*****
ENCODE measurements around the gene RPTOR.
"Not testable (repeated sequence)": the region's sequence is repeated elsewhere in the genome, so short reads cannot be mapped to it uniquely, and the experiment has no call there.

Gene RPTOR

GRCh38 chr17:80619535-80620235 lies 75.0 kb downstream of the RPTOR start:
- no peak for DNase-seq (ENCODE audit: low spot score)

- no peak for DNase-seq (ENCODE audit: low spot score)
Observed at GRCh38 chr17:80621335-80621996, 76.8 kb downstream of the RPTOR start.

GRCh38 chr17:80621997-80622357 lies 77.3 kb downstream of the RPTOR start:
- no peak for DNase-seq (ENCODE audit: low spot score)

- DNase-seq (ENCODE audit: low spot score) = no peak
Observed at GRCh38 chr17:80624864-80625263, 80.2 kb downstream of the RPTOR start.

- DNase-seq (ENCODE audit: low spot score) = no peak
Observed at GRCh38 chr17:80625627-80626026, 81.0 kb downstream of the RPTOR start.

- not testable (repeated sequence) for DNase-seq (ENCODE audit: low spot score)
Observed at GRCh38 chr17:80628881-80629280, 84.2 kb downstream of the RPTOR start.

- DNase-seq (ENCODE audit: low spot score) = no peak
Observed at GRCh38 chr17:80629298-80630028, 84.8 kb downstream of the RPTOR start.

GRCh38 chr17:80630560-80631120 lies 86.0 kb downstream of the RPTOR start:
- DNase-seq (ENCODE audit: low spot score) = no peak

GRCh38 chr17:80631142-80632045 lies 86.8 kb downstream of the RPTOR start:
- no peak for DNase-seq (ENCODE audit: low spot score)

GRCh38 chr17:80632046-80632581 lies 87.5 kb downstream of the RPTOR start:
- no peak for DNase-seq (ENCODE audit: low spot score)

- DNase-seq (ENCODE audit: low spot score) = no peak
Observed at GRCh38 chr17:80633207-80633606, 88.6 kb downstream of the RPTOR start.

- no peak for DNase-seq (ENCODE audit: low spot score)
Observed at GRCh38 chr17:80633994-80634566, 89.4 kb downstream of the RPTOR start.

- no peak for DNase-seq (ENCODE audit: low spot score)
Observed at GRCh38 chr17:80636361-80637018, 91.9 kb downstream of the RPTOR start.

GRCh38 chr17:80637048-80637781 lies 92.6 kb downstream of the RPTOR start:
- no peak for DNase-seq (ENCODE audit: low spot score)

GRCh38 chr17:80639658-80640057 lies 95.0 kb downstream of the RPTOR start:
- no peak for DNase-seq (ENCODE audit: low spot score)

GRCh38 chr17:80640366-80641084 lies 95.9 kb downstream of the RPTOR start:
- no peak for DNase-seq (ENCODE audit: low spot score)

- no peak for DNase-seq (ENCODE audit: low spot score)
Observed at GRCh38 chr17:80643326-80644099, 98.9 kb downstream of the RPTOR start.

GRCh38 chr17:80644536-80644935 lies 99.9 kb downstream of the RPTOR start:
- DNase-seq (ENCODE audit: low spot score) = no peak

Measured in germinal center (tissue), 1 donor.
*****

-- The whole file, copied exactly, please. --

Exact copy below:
ENCODE measurements around the gene RPTOR.
"Not testable (repeated sequence)": the region's sequence is repeated elsewhere in the genome, so short reads cannot be mapped to it uniquely, and the experiment has no call there.

Gene RPTOR

GRCh38 chr17:80619535-80620235 lies 75.0 kb downstream of the RPTOR start:
- no peak for DNase-seq (ENCODE audit: low spot score)

- no peak for DNase-seq (ENCODE audit: low spot score)
Observed at GRCh38 chr17:80621335-80621996, 76.8 kb downstream of the RPTOR start.

GRCh38 chr17:80621997-80622357 lies 77.3 kb downstream of the RPTOR start:
- no peak for DNase-seq (ENCODE audit: low spot score)

- DNase-seq (ENCODE audit: low spot score) = no peak
Observed at GRCh38 chr17:80624864-80625263, 80.2 kb downstream of the RPTOR start.

- DNase-seq (ENCODE audit: low spot score) = no peak
Observed at GRCh38 chr17:80625627-80626026, 81.0 kb downstream of the RPTOR start.

- not testable (repeated sequence) for DNase-seq (ENCODE audit: low spot score)
Observed at GRCh38 chr17:80628881-80629280, 84.2 kb downstream of the RPTOR start.

- DNase-seq (ENCODE audit: low spot score) = no peak
Observed at GRCh38 chr17:80629298-80630028, 84.8 kb downstream of the RPTOR start.

GRCh38 chr17:80630560-80631120 lies 86.0 kb downstream of the RPTOR start:
- DNase-seq (ENCODE audit: low spot score) = no peak

GRCh38 chr17:80631142-80632045 lies 86.8 kb downstream of the RPTOR start:
- no peak for DNase-seq (ENCODE audit: low spot score)

GRCh38 chr17:80632046-80632581 lies 87.5 kb downstream of the RPTOR start:
- no peak for DNase-seq (ENCODE audit: low spot score)

- DNase-seq (ENCODE audit: low spot score) = no peak
Observed at GRCh38 chr17:80633207-80633606, 88.6 kb downstream of the RPTOR start.

- no peak for DNase-seq (ENCODE audit: low spot score)
Observed at GRCh38 chr17:80633994-80634566, 89.4 kb downstream of the RPTOR start.

- no peak for DNase-seq (ENCODE audit: low spot score)
Observed at GRCh38 chr17:80636361-80637018, 91.9 kb downstream of the RPTOR start.

GRCh38 chr17:80637048-80637781 lies 92.6 kb downstream of the RPTOR start:
- no peak for DNase-seq (ENCODE audit: low spot score)

GRCh38 chr17:80639658-80640057 lies 95.0 kb downstream of the RPTOR start:
- no peak for DNase-seq (ENCODE audit: low spot score)

GRCh38 chr17:80640366-80641084 lies 95.9 kb downstream of the RPTOR start:
- no peak for DNase-seq (ENCODE audit: low spot score)

- no peak for DNase-seq (ENCODE audit: low spot score)
Observed at GRCh38 chr17:80643326-80644099, 98.9 kb downstream of the RPTOR start.

GRCh38 chr17:80644536-80644935 lies 99.9 kb downstream of the RPTOR start:
- DNase-seq (ENCODE audit: low spot score) = no peak

Measured in germinal center (tissue), 1 donor.